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Venice Paper

Internet Edition "Line Caught, not Farm Raised"   
Always Forward, Never Straight

Read the story behind Neil Stratton and Scott Mayer’s film of this Critical Mass Bike Ride in VenicePaper’s October 06 issue out on the streets, now.

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Permit Parking Vote-Count Fiasco



February 22, 2009. Venice—Never mind that 1,506 Venetians turned out to vote, yesterday’s plebiscite on whether permit parking should come to the area could be thrown out due to alleged improprieties in the counting of ballots.

According to Laddie Williams, a previous officer of the neighborhood council who stayed to watch the vote-count, rather than do so on-site immediately after the election--as previously agreed to--a neighborhood council official chose to send the ballots home in the custody of a colleague and for the count to continue today (Sunday). Williams told VenicePaper that the ballot box had already been unsealed at that point.

Williams’ version of the events was supported by community organizer Marta Evry, who unlike Williams was not present, but had been forwarded information secondhand. According to Evry, ballots were actually counted but not tallied.

Both women said that the decision to stop the proceedings was made by the presiding official because he was, they said, too tired to continue. According to both women, volunteers were ready and eager to proceed even if he wasn’t. The incident happened prior to 7pm when Williams first e-mailed VenicePaper. Though both women are known for their community organizing skills, they have rarely seen eye to eye on issues. Yet they both individually told VenicePaper that they questioned whether the final results could stand.

Though Williams blamed the onsite official, Evry also noted that Mike Newhouse the neighborhood council president had not stayed to watch or help count votes on an issue critical to Venetians but was said to support the decision to halt last night’s count.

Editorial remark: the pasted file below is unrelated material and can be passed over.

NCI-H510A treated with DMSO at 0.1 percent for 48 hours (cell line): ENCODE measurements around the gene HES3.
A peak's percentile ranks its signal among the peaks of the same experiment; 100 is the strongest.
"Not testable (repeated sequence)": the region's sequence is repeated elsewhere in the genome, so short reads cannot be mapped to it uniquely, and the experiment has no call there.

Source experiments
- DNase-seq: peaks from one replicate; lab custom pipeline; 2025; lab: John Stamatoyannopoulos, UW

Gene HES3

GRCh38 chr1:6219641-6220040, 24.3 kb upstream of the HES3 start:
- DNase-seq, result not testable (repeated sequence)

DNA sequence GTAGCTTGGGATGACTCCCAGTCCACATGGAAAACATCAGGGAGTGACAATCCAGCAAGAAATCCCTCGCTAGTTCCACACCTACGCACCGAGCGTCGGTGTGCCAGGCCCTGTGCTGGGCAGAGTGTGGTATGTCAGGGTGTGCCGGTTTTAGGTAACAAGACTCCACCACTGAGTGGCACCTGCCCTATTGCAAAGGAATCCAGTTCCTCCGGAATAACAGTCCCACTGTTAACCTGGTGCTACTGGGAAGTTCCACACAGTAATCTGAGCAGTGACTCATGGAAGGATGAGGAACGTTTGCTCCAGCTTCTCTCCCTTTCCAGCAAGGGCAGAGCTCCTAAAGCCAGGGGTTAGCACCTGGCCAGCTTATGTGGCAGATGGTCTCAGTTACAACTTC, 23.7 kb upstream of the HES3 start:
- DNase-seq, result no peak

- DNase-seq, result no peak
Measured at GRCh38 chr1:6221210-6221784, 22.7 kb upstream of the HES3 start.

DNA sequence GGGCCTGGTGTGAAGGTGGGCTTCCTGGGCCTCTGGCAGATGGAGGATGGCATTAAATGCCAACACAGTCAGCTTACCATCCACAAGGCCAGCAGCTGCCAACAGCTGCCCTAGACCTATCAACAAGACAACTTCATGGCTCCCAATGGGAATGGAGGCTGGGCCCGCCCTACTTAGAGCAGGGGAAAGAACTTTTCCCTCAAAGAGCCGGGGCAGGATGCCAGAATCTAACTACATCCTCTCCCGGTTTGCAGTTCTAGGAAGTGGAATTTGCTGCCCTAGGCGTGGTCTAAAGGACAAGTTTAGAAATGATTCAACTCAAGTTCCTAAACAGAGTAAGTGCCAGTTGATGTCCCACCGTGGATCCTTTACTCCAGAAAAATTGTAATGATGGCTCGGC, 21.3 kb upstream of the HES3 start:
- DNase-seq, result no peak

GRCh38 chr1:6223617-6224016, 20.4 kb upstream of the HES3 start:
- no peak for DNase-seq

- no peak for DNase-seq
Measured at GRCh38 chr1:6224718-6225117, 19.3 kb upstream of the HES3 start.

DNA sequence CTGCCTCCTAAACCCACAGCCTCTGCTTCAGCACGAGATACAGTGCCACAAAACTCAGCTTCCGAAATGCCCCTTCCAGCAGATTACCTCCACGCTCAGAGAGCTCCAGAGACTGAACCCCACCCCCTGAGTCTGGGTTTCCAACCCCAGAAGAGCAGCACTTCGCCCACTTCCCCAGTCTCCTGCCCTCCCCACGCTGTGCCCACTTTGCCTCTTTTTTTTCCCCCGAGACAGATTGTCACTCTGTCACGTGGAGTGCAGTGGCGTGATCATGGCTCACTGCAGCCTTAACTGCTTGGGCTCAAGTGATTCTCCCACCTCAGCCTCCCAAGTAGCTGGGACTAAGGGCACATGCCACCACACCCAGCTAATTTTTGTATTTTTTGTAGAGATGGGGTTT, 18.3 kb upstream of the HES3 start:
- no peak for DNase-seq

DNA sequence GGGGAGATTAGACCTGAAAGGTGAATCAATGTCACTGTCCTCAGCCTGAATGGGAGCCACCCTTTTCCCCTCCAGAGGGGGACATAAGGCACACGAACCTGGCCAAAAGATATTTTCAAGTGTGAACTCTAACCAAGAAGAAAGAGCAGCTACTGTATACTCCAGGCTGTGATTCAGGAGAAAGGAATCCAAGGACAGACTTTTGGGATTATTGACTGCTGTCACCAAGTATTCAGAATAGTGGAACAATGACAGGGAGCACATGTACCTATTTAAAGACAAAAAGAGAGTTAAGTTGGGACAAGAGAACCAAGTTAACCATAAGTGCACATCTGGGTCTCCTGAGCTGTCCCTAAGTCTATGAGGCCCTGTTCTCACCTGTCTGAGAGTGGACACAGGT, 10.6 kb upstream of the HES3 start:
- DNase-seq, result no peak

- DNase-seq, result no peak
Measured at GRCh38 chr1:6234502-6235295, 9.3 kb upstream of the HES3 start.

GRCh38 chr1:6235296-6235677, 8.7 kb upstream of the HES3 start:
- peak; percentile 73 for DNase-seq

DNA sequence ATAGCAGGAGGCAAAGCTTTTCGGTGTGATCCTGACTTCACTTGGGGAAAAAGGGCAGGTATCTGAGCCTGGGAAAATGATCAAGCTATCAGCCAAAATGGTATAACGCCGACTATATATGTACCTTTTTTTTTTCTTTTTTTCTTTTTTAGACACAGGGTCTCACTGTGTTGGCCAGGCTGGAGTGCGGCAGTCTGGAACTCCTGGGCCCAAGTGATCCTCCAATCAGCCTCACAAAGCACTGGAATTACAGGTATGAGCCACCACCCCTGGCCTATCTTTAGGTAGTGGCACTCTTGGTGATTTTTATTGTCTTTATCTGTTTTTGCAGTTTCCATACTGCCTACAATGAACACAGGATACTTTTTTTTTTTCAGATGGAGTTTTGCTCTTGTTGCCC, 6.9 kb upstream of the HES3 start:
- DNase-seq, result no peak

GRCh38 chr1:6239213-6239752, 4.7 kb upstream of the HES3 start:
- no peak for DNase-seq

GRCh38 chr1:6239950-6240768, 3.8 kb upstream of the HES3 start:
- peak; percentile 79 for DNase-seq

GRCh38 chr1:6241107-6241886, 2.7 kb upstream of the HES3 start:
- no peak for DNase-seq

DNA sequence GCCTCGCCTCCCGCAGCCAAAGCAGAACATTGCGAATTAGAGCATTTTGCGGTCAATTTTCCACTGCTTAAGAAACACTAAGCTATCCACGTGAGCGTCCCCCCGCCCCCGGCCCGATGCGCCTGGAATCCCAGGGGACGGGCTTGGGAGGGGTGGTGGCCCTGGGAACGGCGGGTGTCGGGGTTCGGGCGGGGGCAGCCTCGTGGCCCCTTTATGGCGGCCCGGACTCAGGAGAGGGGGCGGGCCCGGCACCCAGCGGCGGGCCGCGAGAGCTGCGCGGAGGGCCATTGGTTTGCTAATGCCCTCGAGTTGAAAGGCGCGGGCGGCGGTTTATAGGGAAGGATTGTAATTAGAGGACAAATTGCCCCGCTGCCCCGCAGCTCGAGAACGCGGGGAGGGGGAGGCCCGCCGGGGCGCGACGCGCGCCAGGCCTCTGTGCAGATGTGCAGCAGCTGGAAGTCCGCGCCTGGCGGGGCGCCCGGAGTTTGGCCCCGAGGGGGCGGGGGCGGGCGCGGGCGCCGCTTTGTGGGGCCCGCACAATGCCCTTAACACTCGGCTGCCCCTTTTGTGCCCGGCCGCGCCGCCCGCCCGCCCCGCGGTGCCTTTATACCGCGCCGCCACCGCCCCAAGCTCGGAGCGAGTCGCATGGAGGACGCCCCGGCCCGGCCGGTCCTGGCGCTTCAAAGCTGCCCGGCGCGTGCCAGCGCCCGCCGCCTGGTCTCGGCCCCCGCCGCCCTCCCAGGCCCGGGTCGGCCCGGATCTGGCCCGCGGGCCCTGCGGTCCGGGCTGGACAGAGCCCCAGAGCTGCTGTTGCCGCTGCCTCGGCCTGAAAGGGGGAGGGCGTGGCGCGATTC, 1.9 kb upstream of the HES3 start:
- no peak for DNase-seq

Newhouse has frequently taken a city councilman-like position that it’s the responsibility of constituents to present him with their issues rather than proactively identifying problems ahead of time and working for Venetians to solve them. That attitude has come to symbolize his tenure as president.

Newhouse’s lack of attendance last night was contrasted by that of Dede Audet, a previous neighborhood council president, who—though well into her eighties—remained at the library after the last vote was cast yesterday. According to Williams, Audet argued that the count should be finished last night.

Both Williams and Evry said there was time to count the votes last night, on site. “I seem to recall we counted over 1,200 votes in 2005 in only a few hours,” Evry told VenicePaper. Evry also claimed that volunteers and neighborhood council members were so determined to provide a vote tally the same night of another election that after the polling place, Oakwood Recreation Center had closed, volunteers and observers finished it in a Mexican restaurant.

But, according to Evry, yesterday “[Newhouse] didn't think Ivan and crew should have been up until 1 [a.m.] counting ballots while angry stakeholders circled around.”

Earlier in the day, Newhouse had told reporter Michael Linder that the decision to have an extremely short window to vote—from 12:30 p.m. – 3:30 p.m.—was to accommodate volunteer poll workers on tight schedules. Williams, however, gave those volunteers high marks for working under difficult circumstances, being willing to continue till late into the night to count and attempting to work on behalf of their fellow Venetians.

Reporter Michael Linder covers the vote and the permit parking issue at www.linder.com Linder who for years provided KNX news radio's most thorough and compelling pieces starts his reportage of the vote with the following: “Best fledgling democracy this side of Baghdad” quipped a resident after his first voting encounter with Venice Neighborhood Council. That Linder is up and running here in Venice is a nice consolation in a time that good media work is declining everywhere.
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